Although it’s not always easy for kids (or grown-ups) to answer these questions, asking them can help children avoid frustration and wasted time online.

URLs can help you and your child work out where internet information comes from. For example:

  • ‘.edu’ usually means a university
  • ‘.com’ usually means a commercial organisation
  • ‘.org’ usually means a not-for-profit organisation.
If children are using information from the internet in homework assignments, make sure they write it down using their own words. It’s also a good time for older children to get into the habit of including the sources in their assignments – that is, the exact URLs where they found the information.

Games that have ‘explore’ settings allow your child to play with others rather than competing against them. Encourage your child to play with siblings and friends. Many interactive sites for children, such as the ABC for Kids and ABC3 websites, have resources for content creation, such as musical mashups and other activities that children can do and share online.

Talking with your child about how much screen time is allowed and what computer activities are OK teaches children to think, plan, and make choices about their computer use. Give your children a list of games and activities and let them choose how they want to spend their computer time.

Many parents find it useful to have and stick to clear family guidelines about how much screen time is allowed, and what can be watched or played. Even if you haven’t had rules before, it’s not too late. Be prepared for some initial protests, but don’t worry – your child will get used to it.

Safe and healthy computer use

These tips will help you make sure your child stays safe and healthy while using the computer:

  • Keep the computer in a shared space, especially if you have internet access. Keep an eye on what your child is doing and viewing. Children can easily access disturbing material or content including games with racist, sexist or violent components or messages. You could consider installing filters or parental control software on your computer.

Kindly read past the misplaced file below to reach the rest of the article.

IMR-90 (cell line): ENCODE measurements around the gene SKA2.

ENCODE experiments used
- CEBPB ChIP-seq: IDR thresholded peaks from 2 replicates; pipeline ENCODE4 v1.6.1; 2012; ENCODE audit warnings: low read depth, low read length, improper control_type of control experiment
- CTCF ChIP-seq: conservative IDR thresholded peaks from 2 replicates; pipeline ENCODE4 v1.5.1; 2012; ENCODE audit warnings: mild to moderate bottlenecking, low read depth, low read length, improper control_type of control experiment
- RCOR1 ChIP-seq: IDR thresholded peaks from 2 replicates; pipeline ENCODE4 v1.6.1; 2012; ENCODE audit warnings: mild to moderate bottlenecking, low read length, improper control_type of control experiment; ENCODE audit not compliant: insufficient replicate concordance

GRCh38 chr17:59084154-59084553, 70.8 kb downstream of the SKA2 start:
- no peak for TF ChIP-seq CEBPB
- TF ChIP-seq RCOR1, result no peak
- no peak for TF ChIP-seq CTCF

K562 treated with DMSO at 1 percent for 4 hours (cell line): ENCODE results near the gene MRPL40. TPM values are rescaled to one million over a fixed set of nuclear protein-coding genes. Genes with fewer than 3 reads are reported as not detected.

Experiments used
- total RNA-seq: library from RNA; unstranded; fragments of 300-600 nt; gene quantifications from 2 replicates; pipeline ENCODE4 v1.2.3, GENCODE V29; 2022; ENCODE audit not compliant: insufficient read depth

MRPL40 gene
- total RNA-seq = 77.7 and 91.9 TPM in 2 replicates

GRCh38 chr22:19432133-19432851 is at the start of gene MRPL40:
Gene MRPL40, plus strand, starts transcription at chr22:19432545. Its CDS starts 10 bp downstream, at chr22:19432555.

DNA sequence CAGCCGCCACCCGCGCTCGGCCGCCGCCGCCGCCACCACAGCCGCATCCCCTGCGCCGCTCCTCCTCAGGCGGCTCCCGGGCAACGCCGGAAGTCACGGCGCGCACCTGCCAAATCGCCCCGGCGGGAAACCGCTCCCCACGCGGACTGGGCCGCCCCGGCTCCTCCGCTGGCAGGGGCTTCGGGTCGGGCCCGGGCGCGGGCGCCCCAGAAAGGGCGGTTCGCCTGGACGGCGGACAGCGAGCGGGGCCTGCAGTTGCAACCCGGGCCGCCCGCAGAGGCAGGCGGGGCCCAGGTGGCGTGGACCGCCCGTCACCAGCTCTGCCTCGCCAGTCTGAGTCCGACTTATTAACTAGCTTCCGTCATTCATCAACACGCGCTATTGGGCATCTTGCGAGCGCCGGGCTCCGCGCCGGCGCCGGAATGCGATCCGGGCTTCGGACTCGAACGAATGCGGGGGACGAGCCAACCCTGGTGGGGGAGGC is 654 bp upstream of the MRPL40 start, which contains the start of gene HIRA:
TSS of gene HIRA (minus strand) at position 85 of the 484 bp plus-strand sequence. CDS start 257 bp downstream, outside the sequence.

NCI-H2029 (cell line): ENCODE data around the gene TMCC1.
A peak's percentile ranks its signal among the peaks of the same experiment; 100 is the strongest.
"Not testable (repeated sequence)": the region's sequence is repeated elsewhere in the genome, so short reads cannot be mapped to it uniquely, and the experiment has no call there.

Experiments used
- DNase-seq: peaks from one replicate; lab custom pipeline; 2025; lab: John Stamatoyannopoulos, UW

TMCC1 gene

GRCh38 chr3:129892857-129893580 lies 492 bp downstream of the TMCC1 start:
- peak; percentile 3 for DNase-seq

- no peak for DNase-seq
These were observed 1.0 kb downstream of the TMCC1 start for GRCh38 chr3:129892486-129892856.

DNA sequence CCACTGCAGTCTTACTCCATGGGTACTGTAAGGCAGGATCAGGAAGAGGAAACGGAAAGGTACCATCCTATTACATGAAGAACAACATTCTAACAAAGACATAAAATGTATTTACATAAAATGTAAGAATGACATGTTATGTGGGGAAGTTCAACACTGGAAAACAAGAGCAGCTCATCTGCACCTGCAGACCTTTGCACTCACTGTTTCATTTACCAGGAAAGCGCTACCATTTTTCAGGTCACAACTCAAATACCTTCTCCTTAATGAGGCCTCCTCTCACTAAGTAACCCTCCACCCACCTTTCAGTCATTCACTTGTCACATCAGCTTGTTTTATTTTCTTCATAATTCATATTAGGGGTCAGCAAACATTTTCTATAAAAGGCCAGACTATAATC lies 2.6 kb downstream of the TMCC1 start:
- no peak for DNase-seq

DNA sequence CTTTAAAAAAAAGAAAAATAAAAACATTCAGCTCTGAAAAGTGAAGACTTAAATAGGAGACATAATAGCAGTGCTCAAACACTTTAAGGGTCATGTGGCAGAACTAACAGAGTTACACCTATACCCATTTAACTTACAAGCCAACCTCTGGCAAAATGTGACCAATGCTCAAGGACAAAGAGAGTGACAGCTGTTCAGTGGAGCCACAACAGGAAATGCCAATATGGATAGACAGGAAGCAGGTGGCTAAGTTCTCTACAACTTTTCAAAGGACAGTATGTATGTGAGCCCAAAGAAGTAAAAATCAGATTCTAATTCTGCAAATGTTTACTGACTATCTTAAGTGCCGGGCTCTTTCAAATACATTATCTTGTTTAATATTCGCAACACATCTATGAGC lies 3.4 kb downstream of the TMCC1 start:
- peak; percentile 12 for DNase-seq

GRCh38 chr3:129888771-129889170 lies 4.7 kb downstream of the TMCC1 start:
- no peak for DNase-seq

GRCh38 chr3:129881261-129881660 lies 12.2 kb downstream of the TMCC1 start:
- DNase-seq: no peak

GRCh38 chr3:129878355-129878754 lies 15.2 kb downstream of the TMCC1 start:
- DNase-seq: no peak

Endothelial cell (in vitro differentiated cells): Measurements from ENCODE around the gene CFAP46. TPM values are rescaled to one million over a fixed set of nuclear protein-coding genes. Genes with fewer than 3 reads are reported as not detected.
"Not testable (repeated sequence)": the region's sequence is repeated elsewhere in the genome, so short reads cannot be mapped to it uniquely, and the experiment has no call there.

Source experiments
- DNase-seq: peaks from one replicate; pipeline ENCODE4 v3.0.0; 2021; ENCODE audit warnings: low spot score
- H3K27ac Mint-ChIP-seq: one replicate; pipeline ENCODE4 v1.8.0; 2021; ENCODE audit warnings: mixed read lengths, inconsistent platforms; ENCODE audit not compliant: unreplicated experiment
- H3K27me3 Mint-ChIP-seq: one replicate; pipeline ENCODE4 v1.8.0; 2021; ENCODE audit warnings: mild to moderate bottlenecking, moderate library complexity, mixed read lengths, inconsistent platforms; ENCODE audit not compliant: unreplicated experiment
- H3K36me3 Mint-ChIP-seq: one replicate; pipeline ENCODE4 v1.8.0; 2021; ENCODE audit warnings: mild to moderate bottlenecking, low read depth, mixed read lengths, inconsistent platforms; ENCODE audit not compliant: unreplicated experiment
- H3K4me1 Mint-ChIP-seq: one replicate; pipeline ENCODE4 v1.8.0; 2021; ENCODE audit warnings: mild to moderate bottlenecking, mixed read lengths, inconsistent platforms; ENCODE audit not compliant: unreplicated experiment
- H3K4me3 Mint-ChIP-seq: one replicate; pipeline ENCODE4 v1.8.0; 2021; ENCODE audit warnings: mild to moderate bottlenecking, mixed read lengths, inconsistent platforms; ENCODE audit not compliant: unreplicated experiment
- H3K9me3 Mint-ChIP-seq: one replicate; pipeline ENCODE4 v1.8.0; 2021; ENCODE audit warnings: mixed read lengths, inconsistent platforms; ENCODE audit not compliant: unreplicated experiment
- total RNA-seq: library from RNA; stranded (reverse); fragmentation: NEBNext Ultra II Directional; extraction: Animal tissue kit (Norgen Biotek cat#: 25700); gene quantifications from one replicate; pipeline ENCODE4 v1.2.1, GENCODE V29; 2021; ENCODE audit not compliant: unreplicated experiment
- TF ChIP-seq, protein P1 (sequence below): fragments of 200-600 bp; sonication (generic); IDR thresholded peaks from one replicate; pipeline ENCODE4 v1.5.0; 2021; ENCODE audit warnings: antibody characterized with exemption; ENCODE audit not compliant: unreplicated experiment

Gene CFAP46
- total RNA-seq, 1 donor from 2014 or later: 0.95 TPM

• Teach your child four simple rules for internet use and safety: no sharing personal details, no meeting strangers, no sharing passwords, and stick to the time limit.
  • Use the Australian Government film and computer classifications to decide what your child should be allowed to play. G-rated games and some PG-rated games are suitable for school-age children (although many PG-rated games do contain violence). Games and activities with an M rating are not appropriate.
  • Some research is showing that video game and cartoon violence can be harmful and that playing very fast-paced video games has an effect, at least on children’s behaviour in the short term. Try to avoid computer games that make violence look ‘cool’, or that show violence as a way to get what you want. If children see heroes being rewarded for violent acts, they might want to copy this pattern. Also, it can make them less sensitive to violence in the real world.
  • Make sure your child has access to a range of stimulating and entertaining activities – books, visits to the library, physical exercise and so on. This way, your child won’t be able to say there’s nothing to do except play computer games!
Make sure your child takes regular breaks from the computer – at least every 20 minutes. Watch your child’s overall screen time too. Some studies have linked too much computer use to increased risk of obesity, seizures and physical problems like hand injuries, eye strain, and back and wrist problems.
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  • Last Updated 26-10-2010
  • Last Reviewed 07-07-2010
  • Acknowledgements Article developed in collaboration with Australian Council on Children and the Media (incorporating Young Media Australia).